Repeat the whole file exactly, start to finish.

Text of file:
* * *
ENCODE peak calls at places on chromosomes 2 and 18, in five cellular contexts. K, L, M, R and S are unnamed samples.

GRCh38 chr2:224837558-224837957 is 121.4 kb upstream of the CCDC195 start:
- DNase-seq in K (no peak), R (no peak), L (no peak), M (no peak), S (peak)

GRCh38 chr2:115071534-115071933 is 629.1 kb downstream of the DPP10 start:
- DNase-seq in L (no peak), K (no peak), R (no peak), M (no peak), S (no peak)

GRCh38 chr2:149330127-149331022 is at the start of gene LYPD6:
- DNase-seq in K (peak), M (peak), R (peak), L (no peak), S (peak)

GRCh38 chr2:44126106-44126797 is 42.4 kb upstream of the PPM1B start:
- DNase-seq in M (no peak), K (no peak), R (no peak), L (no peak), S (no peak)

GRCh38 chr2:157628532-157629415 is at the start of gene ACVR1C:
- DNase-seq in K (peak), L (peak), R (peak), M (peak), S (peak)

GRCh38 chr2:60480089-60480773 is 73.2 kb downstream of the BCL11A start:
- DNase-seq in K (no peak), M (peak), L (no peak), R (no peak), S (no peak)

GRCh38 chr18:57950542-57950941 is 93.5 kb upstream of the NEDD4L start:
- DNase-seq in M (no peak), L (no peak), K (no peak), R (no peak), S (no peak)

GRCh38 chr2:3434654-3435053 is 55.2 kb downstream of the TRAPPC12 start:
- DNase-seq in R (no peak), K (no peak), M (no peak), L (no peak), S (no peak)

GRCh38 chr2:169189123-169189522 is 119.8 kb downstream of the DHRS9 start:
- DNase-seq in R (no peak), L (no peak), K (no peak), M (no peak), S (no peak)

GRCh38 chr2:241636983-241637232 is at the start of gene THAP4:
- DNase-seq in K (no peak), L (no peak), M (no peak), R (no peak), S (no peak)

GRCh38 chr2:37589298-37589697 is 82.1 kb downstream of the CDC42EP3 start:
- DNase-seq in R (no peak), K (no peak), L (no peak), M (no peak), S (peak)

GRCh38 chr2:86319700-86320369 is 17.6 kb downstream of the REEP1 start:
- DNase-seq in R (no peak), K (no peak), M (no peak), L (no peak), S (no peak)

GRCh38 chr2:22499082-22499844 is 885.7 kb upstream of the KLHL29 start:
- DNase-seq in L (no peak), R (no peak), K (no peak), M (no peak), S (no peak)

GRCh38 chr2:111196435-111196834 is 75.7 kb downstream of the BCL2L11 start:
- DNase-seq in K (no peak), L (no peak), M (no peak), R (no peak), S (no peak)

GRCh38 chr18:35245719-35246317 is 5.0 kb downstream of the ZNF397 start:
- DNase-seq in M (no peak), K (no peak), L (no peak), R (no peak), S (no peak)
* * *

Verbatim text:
ENCODE peak calls at places on chromosomes 2 and 18, in five cellular contexts. K, L, M, R and S are unnamed samples.

GRCh38 chr2:224837558-224837957 is 121.4 kb upstream of the CCDC195 start:
- DNase-seq in K (no peak), R (no peak), L (no peak), M (no peak), S (peak)

GRCh38 chr2:115071534-115071933 is 629.1 kb downstream of the DPP10 start:
- DNase-seq in L (no peak), K (no peak), R (no peak), M (no peak), S (no peak)

GRCh38 chr2:149330127-149331022 is at the start of gene LYPD6:
- DNase-seq in K (peak), M (peak), R (peak), L (no peak), S (peak)

GRCh38 chr2:44126106-44126797 is 42.4 kb upstream of the PPM1B start:
- DNase-seq in M (no peak), K (no peak), R (no peak), L (no peak), S (no peak)

GRCh38 chr2:157628532-157629415 is at the start of gene ACVR1C:
- DNase-seq in K (peak), L (peak), R (peak), M (peak), S (peak)

GRCh38 chr2:60480089-60480773 is 73.2 kb downstream of the BCL11A start:
- DNase-seq in K (no peak), M (peak), L (no peak), R (no peak), S (no peak)

GRCh38 chr18:57950542-57950941 is 93.5 kb upstream of the NEDD4L start:
- DNase-seq in M (no peak), L (no peak), K (no peak), R (no peak), S (no peak)

GRCh38 chr2:3434654-3435053 is 55.2 kb downstream of the TRAPPC12 start:
- DNase-seq in R (no peak), K (no peak), M (no peak), L (no peak), S (no peak)

GRCh38 chr2:169189123-169189522 is 119.8 kb downstream of the DHRS9 start:
- DNase-seq in R (no peak), L (no peak), K (no peak), M (no peak), S (no peak)

GRCh38 chr2:241636983-241637232 is at the start of gene THAP4:
- DNase-seq in K (no peak), L (no peak), M (no peak), R (no peak), S (no peak)

GRCh38 chr2:37589298-37589697 is 82.1 kb downstream of the CDC42EP3 start:
- DNase-seq in R (no peak), K (no peak), L (no peak), M (no peak), S (peak)

GRCh38 chr2:86319700-86320369 is 17.6 kb downstream of the REEP1 start:
- DNase-seq in R (no peak), K (no peak), M (no peak), L (no peak), S (no peak)

GRCh38 chr2:22499082-22499844 is 885.7 kb upstream of the KLHL29 start:
- DNase-seq in L (no peak), R (no peak), K (no peak), M (no peak), S (no peak)

GRCh38 chr2:111196435-111196834 is 75.7 kb downstream of the BCL2L11 start:
- DNase-seq in K (no peak), L (no peak), M (no peak), R (no peak), S (no peak)

GRCh38 chr18:35245719-35246317 is 5.0 kb downstream of the ZNF397 start:
- DNase-seq in M (no peak), K (no peak), L (no peak), R (no peak), S (no peak)